These retailers will be very interested in making sure your installation stops over time and should steer you away from products that aren’t right for your application. An initial consultation with the landscaping contractor who will build the outdoor patio can also be helpful. A discussion with the contractor will determine which type of tile is best for your situation.

Whether or not you decide to hire a contractor, you’ll have a good idea of ​​your options. While many of the same considerations used for indoor tiles also affect choosing outdoor patio tiles, there are a few things to keep in mind first:

Resistance: Unlike tiles used for interior walls and floors, outdoor tiles must have a certain strength and be able to withstand a wide range of temperatures and weather conditions. Their power depends on your expected level of use. A patio for a quiet retired couple has different materials than a family with active tossing kids.

Budget: A patio can be a very large space, and covering it with luxury tiles is much more expensive than furnishing smaller indoor spaces such as bathrooms. Therefore, cost is a very important factor when choosing patio tiles. Prices can vary widely, from as little as $1 per square foot for materials such as carpet tile or base tile to as high as $50 per square foot to install an advanced flagstone or soapstone patio.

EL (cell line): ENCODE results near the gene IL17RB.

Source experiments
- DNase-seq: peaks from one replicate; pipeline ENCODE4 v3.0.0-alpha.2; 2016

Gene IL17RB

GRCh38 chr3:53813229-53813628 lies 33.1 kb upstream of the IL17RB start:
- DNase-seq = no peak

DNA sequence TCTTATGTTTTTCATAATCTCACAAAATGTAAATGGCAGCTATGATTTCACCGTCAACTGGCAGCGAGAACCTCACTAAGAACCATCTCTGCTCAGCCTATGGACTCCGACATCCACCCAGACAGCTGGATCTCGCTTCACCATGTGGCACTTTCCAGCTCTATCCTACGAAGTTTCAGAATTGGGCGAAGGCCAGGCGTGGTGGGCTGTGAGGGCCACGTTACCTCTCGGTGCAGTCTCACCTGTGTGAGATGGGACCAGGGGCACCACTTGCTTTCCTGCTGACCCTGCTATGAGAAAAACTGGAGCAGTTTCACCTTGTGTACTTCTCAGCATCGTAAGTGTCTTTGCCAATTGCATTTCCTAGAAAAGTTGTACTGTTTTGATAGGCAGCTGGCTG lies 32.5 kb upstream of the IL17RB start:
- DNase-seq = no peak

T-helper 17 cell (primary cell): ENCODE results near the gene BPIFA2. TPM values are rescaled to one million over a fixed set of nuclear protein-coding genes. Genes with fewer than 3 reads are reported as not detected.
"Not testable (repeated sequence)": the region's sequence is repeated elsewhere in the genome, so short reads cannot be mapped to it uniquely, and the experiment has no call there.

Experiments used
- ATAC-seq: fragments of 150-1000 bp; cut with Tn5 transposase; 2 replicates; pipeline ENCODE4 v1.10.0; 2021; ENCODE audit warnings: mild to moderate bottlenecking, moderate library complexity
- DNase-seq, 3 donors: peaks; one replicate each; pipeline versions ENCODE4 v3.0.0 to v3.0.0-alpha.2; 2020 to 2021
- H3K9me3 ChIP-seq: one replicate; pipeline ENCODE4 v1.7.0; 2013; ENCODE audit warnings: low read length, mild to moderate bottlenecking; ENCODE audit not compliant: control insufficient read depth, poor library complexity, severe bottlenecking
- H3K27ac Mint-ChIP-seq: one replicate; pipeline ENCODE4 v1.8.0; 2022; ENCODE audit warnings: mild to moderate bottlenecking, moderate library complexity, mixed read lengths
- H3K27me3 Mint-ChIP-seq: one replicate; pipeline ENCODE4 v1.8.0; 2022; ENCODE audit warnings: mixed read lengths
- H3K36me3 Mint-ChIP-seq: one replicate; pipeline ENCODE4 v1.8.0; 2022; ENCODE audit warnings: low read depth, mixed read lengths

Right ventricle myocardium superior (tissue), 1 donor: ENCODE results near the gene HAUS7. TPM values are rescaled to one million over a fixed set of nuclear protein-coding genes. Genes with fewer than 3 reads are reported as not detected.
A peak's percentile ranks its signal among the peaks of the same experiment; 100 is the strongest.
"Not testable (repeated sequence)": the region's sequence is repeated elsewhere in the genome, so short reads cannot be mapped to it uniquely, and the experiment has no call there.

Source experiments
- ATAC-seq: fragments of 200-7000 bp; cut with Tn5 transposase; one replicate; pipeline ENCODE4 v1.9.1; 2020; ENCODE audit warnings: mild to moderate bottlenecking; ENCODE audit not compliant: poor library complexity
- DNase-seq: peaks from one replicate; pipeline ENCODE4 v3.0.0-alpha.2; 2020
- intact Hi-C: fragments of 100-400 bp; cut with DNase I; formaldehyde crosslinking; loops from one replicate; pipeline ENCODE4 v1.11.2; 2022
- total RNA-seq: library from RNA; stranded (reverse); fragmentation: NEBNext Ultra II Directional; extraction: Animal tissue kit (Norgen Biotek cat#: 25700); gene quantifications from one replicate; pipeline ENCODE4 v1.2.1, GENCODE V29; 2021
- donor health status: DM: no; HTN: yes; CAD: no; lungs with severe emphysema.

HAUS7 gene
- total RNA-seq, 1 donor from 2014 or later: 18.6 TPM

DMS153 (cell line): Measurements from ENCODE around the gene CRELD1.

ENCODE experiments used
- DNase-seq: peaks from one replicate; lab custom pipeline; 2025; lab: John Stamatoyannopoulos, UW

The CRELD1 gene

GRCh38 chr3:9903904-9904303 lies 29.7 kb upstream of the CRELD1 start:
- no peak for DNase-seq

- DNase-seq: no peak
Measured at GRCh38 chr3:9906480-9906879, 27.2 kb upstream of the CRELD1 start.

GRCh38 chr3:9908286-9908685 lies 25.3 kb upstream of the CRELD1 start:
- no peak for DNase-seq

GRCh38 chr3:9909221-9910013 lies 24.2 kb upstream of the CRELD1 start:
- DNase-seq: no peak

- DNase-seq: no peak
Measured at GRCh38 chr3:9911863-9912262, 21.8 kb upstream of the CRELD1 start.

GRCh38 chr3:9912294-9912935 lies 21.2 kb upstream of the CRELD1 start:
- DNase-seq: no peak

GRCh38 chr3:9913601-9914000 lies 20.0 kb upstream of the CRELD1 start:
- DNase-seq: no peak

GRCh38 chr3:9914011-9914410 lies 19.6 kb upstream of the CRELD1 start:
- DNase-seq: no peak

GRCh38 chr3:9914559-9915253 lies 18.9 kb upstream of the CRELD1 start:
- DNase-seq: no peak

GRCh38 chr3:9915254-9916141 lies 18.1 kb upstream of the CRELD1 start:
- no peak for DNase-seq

Style: Outdoor patios should match the overall landscape as well as the architectural features and materials of the home. Choose materials whose color and texture are in harmony with the overall appearance of your property.

Texture and slip resistance: The texture and layers of softneof ss are much more important in exterior applications than in interior tiles. Moisture is often present on outdoor patios, and the texture of the tiles should provide some “teeth” to prevent users from slipping. A non-slip surface is essential for outdoor tiles, which is why some material choices have been omitted. The surface texture of your patio can also affect your choice of patio furniture.

Weather conditions: If you live in an area that is prone to freeze and thaw cycles, you need an outdoor patio slab that can withstand extreme temperature changes. For example, porcelain has very little water absorption, while stoneware is quite porous. If water is absorbed by the tile and the water freezes, this process can crack the tiles or destroy the joints between the tiles.